Whether you have just been diagnosed or a family member of someone that is currently fighting prostate cancer, you may have found yourself at some point asking what are the stages of prostate cancer? The more you understand prostate cancer stages, the better equipped you will be to understand the treatment options and screening methods.
AJCC TNM staging
The American Joint Committee on Cancer TNM staging system describes how far the cancer has spread. It’s made up of:
- The primary Tumor
- The status of the lymph Nodes
- Whether the cancer has Metastasized
- The PSA level at diagnosis
- The Gleason score
The clinical stage is based on your doctor’s estimate from the DRE, lab tests, biopsy, and imaging. If you’ve had surgery, the doctor can determine the pathologic stage.
- T1: No tumor can be seen or felt
- T1a: Cancer is found during a TURP and is less than 5% of the tissue
- T1b: Cancer is found during a TURP and is more than 5% of the tissue
- T1c: Cancer is found by needle biopsy
- T2: The tumor can be seen and/or felt, but is confined to the prostate
- T2a: The cancer is in one half or less of one side of your prostate
- T2b: The cancer is more than one half of only one side of your prostate
- T2c: The cancer is in both sides of your prostate
- T3: The cancer has grown outside of your prostate
- T3a: The cancer is outside the prostate, but not in the seminal vesicles
- T3b: The cancer is in the seminal vesicles
- T4: The cancer has spread to your urethral sphincter, recutm, bladder, and/or pelvis
Lymph node staging
- NX: Lymph nodes have not been tested
- N0: Cancer has not spread to any nearby lymph nodes
- N1: Cancer has spread to one or more nearby lymph nodes
- M0: Cancer has not spread beyond nearby lymph nodes
- M1: Cancer has spread beyond nearby lymph nodes
- M1a: Cancer has spread to lymph nodes outside your pelvis
- M1b: Cancer has spread to your bones
- M1c: Cancer has spread to other organs
- Stage I prostate cancers are small and fully contained in the prostate. They have a low PSA level and a Gleason score of 6 or less. They grow slowly and may never cause any symptoms or health problems. If you are young and healthy, you may opt for watchful waiting, knowing you may need to treat your cancer at some point in the future. Some people want to treat their cancer right away and go forward with radiation therapy or have their prostate removed. Men who are elderly or in ill health often choose to monitor their cancer and may escape having to ever treat it.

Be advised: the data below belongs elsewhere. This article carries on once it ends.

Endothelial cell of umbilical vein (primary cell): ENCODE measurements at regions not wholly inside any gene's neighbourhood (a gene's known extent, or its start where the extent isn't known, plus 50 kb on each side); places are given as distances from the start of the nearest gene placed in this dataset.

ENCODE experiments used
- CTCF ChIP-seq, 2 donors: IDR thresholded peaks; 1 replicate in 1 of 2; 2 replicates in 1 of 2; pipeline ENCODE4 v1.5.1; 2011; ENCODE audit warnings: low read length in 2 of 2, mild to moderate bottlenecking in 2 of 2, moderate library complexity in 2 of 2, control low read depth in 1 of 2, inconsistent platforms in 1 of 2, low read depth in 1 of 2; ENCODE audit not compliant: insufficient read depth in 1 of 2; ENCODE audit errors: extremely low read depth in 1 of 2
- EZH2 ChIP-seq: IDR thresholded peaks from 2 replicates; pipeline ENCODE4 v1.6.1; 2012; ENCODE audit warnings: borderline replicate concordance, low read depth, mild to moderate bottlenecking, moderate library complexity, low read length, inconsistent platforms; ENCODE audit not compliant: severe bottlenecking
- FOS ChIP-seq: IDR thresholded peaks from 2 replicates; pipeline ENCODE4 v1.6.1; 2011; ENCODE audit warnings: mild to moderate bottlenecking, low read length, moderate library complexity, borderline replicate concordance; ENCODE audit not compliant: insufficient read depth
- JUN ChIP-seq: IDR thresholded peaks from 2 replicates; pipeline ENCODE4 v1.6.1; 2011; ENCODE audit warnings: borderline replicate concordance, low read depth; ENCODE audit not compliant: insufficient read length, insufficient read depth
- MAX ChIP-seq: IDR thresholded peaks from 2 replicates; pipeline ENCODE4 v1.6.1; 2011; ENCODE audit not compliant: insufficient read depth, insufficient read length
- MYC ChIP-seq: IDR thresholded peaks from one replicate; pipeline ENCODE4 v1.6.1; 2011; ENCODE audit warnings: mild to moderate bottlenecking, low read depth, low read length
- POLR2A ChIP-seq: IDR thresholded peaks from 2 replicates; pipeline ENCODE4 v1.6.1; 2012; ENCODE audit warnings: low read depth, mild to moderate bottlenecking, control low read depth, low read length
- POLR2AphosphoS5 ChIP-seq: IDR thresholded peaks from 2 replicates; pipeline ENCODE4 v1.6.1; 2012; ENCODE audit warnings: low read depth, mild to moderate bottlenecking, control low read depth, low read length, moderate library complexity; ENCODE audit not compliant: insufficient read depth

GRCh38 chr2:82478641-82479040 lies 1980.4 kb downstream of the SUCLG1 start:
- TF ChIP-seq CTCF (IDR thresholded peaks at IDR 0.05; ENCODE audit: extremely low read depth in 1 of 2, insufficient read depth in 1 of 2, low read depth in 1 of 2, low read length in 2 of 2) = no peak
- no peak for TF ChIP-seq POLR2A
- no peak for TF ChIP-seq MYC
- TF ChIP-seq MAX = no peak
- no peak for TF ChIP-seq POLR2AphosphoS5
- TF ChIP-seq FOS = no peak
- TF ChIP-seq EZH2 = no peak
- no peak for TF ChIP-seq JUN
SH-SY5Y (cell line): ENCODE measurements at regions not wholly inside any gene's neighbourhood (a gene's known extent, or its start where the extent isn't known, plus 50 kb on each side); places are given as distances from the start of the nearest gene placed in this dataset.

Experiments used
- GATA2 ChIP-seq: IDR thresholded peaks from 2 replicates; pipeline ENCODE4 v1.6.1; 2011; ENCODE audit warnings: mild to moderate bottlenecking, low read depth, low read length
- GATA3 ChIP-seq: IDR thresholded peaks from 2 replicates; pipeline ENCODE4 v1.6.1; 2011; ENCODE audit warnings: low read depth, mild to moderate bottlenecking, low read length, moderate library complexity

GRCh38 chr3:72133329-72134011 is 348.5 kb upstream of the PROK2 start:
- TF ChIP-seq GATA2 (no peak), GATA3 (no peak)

- Stage II prostate cancers are still contained in the prostate, but are more aggressive. They are larger, have higher Gleason scores, and have higher PSA levels. Stage II cancers are more likely to eventually spread and cause symptoms. Active surveillance is still an excellent option for Stage II cancers, especially when it’s not causing any symptoms. Men who are elderly or ill often choose to skip treatment, as they are unlikely to suffer any ill effects from the prostate cancer. Men who are young, healthy, and/or want to treat their cancer may decide to have their prostate removed or treat the cancer with radiation.
- Stage III prostate cancer means the cancer has spread outside the prostate, but it hasn’t gone very far. At this point, most people will have their prostate removed, get radiation, or have hormone therapy. While it hasn’t yet spread to lymph nodes, it’s now considered more likely to come back after treatment, even if it’s successful. Some people with stage III prostate cancer will still decide that watchful waiting or less aggressive treatment is the best choice for them.